Daily Bulletin


News

  • Written by Warwick Smith, Research economist, University of Melbourne

Lately, governments and oppositions have been obsessed with “returning to surplus” in order to balance the budget.

It hasn’t always been so. In the lead-up to the 1961 federal election, unemployment had climbed above 2% and was creeping towards 3%. (By today’s standards that doesn’t sound much, but for two decades since the onset of the second world war unemployment had been mostly well below 2%.)

The Labor opposition, led by Arthur Calwell, went to the 1961 election promising that:

Labor will restore full employment within 12 months, and will introduce a supplementary budget in February for a deficit of £100 million, if necessary, to achieve this.

From the end of World War II, there had been a bipartisan commitment to full employment in Australia. As laid out in the Curtin government’s 1945 White Paper, Full Employment in Australia, this was achieved by “stimulating spending on goods and services to the extent necessary to sustain full employment”.

The strongly held view, developed primarily by British economist John Maynard Keynes during the Great Depression, was that government could, and should, use its spending power to fill any gap left by private expenditure, ensuring there was always enough spending to keep operating near (but not above) capacity.

Spending stopped unemployment

The 25 years after World War II in which this happened are often referred to as the “postwar boom” because times were so good. This period had rapid economic growth, steadily improving material standards of living (for most), and falling inequality.

Involuntary unemployment was scarcely heard of. “Long-term unemployment” didn’t exist as a statistical category.

By focusing on keeping the Australian economy at or near full capacity and investing heavily in infrastructure, research and education to improve productivity, the postwar governments of both major parties were able to do what these days would be thought impossible: to run constant government deficits while overseeing a dramatic fall in the ratio of government debt to gross domestic product.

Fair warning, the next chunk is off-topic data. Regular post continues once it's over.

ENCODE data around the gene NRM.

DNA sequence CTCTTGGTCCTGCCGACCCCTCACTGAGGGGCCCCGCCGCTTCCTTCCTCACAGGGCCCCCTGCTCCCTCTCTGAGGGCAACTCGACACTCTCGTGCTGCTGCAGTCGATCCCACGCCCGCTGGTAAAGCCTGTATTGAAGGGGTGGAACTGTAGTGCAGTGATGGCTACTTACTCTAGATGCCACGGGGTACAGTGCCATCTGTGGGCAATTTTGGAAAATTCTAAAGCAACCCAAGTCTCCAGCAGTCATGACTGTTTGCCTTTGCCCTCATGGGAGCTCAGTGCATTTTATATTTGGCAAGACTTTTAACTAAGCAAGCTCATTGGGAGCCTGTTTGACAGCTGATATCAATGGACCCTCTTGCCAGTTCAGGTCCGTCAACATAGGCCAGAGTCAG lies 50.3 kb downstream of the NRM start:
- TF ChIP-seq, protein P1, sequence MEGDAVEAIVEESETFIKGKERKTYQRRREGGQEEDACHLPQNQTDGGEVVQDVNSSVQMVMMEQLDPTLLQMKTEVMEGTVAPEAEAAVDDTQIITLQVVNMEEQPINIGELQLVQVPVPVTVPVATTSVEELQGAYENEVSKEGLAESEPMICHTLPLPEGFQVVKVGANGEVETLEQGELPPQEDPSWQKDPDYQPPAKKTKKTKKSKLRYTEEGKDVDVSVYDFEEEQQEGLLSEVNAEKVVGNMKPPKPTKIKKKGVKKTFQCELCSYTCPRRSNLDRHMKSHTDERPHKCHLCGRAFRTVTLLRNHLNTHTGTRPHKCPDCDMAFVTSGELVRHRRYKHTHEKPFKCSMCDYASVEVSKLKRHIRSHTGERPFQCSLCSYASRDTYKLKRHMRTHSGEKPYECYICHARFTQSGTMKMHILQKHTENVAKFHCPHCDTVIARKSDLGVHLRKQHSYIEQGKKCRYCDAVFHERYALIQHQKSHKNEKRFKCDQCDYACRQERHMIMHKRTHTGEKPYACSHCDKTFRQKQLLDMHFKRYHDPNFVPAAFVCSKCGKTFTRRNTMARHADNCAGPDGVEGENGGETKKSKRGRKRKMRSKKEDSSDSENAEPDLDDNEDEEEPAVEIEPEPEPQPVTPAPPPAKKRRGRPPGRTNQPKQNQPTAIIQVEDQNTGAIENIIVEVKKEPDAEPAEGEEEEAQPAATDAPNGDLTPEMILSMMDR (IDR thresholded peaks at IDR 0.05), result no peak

Memories. In 1961 Labor promised to boost the deficit to fight unemployment. The promise won Source: Australian Federal Government deficits, debt and the stock market, Centric Wealth What’s important to understand is that the postwar boom occurred, at least in part, because of the budget deficits, not in spite of them. By always spending enough to maintain the economy at full employment, the government ensured a strong economy. Economic growth made the ratio of debt to gross domestic product shrink. All of this was very much part of the public conversation back in the 1940s, 1950s and 1960s. Very little attention was given to the budget balance, with people instead focused on the level of unemployment. On the rare occasions the budget balance was mentioned, it was often in the context of pushing for greater deficits to reduce unemployment. Calwell won the fight, if not the election Memories. In 1961 Labor promised to boost the deficit to fight unemployment. The promise won After the 1961 election Robert Menzies made Arthur Calwell’s policy his own. National Library of Australia Calwell’s Labor opposition didn’t win the 1961 election, but there was a massive swing towards it and the result was one of the closest in Australia’s history, decided by mere hundreds of votes. The fact that unemployment had crept up towards 3% was a significant contributor to the Coalition losing 15 seats in the House of Representatives and control of the Senate. Immediately after the election, to shore up his position, Menzies effectively adopted and extended Labor’s policy delivering a 1962-63 budget that focused squarely full employment and brought down a deficit £120 million, £20 million more than Labor had been proposing. The debt burden shrank as GDP climbed By the end of World War II, government debt was 120% of gross domestic product total. This means that total debt was 1.2 times the annual economic output of the country. By comparison, today’s federal government debt is about 18% of GDP, a mere one-fifth of annual economic output. So, according to the modern political discourse on government debt, the postwar generations must have been terribly burdened by all of that debt, and governments must have had to show incredible fiscal discipline to pay it off, right? The answer will surprise many who have fallen for the modern rhetoric. Although each loan was paid off as if came due, the total stock of debt didn’t shrink, but the economy grew strongly, allowing the debt-to-GDP ratio to wither to the point at which it approached zero. Memories. In 1961 Labor promised to boost the deficit to fight unemployment. The promise won Commonwealth Treasury Australia’s budget history is one of modest deficits leavened with occasional larger deficits and occasional surpluses. It’s been entirely sustainable. Our postwar governments lived by Keynes’s dictum: Look after the unemployment and the budget will look after itself. The economy has changed a lot since then and we can’t simply copy the policies that worked for Curtin, Chifley and Menzies. But we can learn from them. The reality is that we don’t know how low unemployment could fall in modern Australia because we haven’t made any genuine attempt to push it below 5% for decades. Read more: Explainer: what is modern monetary theory? A modern-day policy commitment to full employment, along lines inspired by what we did after the war, could lift wages, reduce inequality, drive increases in productivity and, most importantly, provide full employment for the more than two million Australians who are currently unemployed, underemployed or discouraged attempting to get work. Treasurer Chifley summed up the goal this way in 1944: Our objective is not primarily social security, but rather the much higher objective of full employment of manpower and resources in raising living standards.